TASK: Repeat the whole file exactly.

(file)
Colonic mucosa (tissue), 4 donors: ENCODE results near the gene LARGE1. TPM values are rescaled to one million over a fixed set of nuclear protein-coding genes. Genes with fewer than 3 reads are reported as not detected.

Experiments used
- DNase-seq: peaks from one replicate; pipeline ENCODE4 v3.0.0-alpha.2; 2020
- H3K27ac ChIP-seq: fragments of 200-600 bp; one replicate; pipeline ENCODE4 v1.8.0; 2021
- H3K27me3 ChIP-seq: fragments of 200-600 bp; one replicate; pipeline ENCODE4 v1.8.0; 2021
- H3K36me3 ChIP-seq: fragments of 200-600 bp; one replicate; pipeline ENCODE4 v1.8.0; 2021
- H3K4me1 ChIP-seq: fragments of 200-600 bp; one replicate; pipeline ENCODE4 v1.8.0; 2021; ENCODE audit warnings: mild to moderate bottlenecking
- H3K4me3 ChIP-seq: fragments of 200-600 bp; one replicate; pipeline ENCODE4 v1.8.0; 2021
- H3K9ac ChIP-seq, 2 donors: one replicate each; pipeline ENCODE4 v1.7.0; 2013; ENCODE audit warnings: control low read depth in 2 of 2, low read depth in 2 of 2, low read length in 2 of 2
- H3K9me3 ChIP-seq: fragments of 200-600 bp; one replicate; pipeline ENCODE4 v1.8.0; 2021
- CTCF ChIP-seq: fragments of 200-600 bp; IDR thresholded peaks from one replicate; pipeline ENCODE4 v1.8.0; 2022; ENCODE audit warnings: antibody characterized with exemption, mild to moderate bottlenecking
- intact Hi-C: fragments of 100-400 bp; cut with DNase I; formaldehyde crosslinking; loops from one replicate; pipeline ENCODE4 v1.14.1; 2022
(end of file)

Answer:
Colonic mucosa (tissue), 4 donors: ENCODE results near the gene LARGE1. TPM values are rescaled to one million over a fixed set of nuclear protein-coding genes. Genes with fewer than 3 reads are reported as not detected.

Experiments used
- DNase-seq: peaks from one replicate; pipeline ENCODE4 v3.0.0-alpha.2; 2020
- H3K27ac ChIP-seq: fragments of 200-600 bp; one replicate; pipeline ENCODE4 v1.8.0; 2021
- H3K27me3 ChIP-seq: fragments of 200-600 bp; one replicate; pipeline ENCODE4 v1.8.0; 2021
- H3K36me3 ChIP-seq: fragments of 200-600 bp; one replicate; pipeline ENCODE4 v1.8.0; 2021
- H3K4me1 ChIP-seq: fragments of 200-600 bp; one replicate; pipeline ENCODE4 v1.8.0; 2021; ENCODE audit warnings: mild to moderate bottlenecking
- H3K4me3 ChIP-seq: fragments of 200-600 bp; one replicate; pipeline ENCODE4 v1.8.0; 2021
- H3K9ac ChIP-seq, 2 donors: one replicate each; pipeline ENCODE4 v1.7.0; 2013; ENCODE audit warnings: control low read depth in 2 of 2, low read depth in 2 of 2, low read length in 2 of 2
- H3K9me3 ChIP-seq: fragments of 200-600 bp; one replicate; pipeline ENCODE4 v1.8.0; 2021
- CTCF ChIP-seq: fragments of 200-600 bp; IDR thresholded peaks from one replicate; pipeline ENCODE4 v1.8.0; 2022; ENCODE audit warnings: antibody characterized with exemption, mild to moderate bottlenecking
- intact Hi-C: fragments of 100-400 bp; cut with DNase I; formaldehyde crosslinking; loops from one replicate; pipeline ENCODE4 v1.14.1; 2022